Saruhan Dogan on Turkey’s capital markets | Finansinvest
World Finance interviews Saruhan Dogan, board member at Finansinvest, on the latest changes in Turkey's capital markets
Finansinvest was incorporated in 1996, and remains a wholly-owned subsidiary of Finansbank, with its headquarters in Istanbul. One of its board members, Saruhan Dogan, discusses the recent changes in Turkey’s capital markets, the ways that Finansinvest is responding, and the future for investments in Turkey.
World Finance: So how have the capital markets in Turkey evolved over the last few years?
Saruhan Dogan: Well there has been a very significant change. Turkish capital markets have been very equity throughout the last twenty years. That’s basically because we had very high inflation, very high interest rates and debt market growth donate by the government borrowing. But in the last two years inflation and interest rates fell below to single digits. Investors started to look for better returns than treasuries in the fixed income market, and this led to a demand for corporate bonds and our house and our competitors who have been looking for corporates to raise debts in which they were interested switching from bank borrowing to capital markets. And this is creating a new market, a capital market for corporate borrowing which I believe is going to be one of the biggest and most interesting markets in Turkey, and this is going to be leading to a significant shift in short term corporate working capital borrowing. Shifting from plain vanilla bank short term loans to one to three maybe up to five years Lira corporate bonds, which is going to be a very interesting opportunity for us.
I believe is going to be one of the biggest and most interesting markets in Turkey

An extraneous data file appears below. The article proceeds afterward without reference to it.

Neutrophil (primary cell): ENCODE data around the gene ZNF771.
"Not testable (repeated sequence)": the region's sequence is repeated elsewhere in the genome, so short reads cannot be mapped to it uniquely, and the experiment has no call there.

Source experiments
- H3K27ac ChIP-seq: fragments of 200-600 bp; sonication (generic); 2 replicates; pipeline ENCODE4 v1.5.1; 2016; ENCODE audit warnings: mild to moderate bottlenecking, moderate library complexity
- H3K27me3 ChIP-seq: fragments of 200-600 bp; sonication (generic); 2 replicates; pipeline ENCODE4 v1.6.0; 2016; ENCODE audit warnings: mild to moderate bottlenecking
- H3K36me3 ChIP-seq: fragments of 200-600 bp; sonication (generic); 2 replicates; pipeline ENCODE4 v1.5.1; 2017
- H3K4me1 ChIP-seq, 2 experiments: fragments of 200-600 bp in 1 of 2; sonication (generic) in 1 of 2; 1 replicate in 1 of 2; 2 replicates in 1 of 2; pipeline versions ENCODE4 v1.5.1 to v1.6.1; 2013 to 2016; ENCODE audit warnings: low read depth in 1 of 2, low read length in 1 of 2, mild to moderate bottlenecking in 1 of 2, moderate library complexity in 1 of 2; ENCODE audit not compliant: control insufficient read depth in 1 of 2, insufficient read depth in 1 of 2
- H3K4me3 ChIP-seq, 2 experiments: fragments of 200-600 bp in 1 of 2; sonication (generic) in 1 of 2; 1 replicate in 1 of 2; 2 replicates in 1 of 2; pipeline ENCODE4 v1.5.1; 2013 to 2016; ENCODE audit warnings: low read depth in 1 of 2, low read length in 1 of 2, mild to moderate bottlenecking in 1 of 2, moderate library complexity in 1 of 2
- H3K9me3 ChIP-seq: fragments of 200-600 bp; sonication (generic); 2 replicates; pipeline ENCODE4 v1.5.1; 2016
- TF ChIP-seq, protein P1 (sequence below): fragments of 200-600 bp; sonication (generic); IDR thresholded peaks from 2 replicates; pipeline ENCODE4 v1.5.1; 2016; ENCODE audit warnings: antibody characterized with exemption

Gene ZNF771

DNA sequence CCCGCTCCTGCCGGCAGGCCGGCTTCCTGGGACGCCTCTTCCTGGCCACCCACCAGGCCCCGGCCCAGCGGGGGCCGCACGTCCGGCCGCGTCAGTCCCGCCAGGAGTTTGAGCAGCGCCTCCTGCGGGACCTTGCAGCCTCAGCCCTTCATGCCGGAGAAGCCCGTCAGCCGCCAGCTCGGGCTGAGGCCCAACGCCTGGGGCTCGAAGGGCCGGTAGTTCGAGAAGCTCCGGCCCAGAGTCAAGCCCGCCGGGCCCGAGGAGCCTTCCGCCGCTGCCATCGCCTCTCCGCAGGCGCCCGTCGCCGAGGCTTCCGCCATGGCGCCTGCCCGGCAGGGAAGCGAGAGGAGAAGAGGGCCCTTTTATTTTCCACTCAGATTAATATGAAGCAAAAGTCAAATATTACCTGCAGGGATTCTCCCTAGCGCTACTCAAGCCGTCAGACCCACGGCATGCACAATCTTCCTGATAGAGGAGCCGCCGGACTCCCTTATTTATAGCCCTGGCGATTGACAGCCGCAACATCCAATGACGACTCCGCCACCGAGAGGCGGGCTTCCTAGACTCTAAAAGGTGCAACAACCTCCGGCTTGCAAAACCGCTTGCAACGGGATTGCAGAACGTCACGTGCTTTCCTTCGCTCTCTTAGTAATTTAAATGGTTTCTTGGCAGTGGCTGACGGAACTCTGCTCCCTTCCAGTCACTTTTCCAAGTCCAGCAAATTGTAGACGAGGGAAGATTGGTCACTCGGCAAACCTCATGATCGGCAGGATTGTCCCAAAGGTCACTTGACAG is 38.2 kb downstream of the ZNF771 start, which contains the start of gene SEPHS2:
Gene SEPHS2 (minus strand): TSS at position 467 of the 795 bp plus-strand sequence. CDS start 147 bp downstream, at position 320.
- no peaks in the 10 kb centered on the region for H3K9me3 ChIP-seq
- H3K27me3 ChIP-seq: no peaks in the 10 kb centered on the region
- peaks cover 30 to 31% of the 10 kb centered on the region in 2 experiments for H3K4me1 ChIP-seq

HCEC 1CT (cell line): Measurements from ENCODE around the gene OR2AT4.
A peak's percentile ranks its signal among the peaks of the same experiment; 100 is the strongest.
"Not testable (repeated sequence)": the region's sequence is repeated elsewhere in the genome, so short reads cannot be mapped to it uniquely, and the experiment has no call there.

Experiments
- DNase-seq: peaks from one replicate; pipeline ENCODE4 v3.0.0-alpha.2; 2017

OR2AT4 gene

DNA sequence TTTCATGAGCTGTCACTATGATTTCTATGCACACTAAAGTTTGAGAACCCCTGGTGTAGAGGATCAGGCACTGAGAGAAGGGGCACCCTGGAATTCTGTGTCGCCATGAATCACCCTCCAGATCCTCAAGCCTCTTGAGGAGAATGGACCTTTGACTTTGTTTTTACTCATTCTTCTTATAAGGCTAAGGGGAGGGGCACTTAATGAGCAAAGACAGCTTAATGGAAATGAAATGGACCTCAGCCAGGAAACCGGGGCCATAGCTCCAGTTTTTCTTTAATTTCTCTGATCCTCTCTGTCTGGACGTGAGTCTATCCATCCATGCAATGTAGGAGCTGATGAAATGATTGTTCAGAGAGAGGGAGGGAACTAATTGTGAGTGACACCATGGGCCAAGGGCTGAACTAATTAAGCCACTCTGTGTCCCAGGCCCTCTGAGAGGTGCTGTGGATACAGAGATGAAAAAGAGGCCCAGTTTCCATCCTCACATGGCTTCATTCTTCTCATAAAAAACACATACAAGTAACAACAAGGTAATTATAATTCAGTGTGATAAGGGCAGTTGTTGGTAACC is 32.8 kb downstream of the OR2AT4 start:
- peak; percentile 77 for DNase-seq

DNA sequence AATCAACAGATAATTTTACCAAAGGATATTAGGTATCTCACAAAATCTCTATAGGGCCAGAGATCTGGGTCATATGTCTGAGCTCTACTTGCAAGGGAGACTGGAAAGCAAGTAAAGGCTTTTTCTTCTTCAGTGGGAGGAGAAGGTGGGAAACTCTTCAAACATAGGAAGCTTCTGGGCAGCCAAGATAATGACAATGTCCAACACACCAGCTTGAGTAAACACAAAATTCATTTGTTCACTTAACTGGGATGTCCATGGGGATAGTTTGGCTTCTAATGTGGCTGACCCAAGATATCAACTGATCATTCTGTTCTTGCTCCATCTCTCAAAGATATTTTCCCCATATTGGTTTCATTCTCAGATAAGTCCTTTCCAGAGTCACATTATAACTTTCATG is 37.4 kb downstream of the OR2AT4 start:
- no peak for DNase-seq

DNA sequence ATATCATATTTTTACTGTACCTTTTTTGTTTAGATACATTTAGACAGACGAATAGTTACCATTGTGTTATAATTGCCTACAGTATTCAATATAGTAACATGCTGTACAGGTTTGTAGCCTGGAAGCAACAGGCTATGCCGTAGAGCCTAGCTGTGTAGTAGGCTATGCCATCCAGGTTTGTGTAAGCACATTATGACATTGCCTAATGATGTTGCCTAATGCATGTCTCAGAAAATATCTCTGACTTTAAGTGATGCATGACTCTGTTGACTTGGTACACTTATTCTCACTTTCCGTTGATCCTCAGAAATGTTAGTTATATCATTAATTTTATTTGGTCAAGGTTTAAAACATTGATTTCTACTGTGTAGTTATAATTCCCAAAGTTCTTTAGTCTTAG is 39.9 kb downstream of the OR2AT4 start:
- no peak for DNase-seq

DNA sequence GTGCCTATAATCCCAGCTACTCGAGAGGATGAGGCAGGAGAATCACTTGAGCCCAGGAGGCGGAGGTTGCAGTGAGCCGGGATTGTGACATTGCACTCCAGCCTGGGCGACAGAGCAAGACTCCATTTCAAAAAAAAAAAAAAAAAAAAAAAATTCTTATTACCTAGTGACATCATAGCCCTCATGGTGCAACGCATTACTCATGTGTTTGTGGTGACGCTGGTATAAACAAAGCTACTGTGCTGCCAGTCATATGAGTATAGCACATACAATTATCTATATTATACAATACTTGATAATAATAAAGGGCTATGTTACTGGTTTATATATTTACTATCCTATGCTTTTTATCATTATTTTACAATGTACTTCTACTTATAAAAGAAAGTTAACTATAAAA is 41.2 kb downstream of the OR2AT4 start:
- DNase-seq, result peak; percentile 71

World Finance: These changes that have happened in the last two years. How important are they?
Saruhan Dogan: Well, they have been very important because first of all as investment banks this is really shifting our focus and our social P&L. Furthermore, equity markets have been working well in Turkey, but they also have been very volatile and our local investors, especially, have suffered from this volatility a lot. Fixed income offers a much less volatile and certain return, which our investors have so far been very happy with. So I believe that this is going to be very important new door opening for Turkish capital markets.
World Finance: So how did Finansinvest respond and position itself throughout these changes?
Saruhan Dogan: Well, they’ve been lucky enough because in 2012 we had two major deals. We’ve done the live ceremony of the year and we’ve done the largest capital market shares action in the history of our capital markets which was the secondary public offering of Halkbank, one of the very large public banks. But throughout the year our main focus has been in the dept markets and we’ve been pitching lines to raise debts in different forms and it’s been a very successful year so yes we’re still working a lot on additional products, M&A and IPOs but our focus now is definitely on the debt markets because banks are under pressure; capital, liquidity, risk. So, we believe that they will be pulling out of our less lucrative markets which is first to fall, the short term corporate landing market. This is going to be creating further opportunities for us because we will be replacing what the, sort of, the fields they are living free. So our focus has been the debt markets.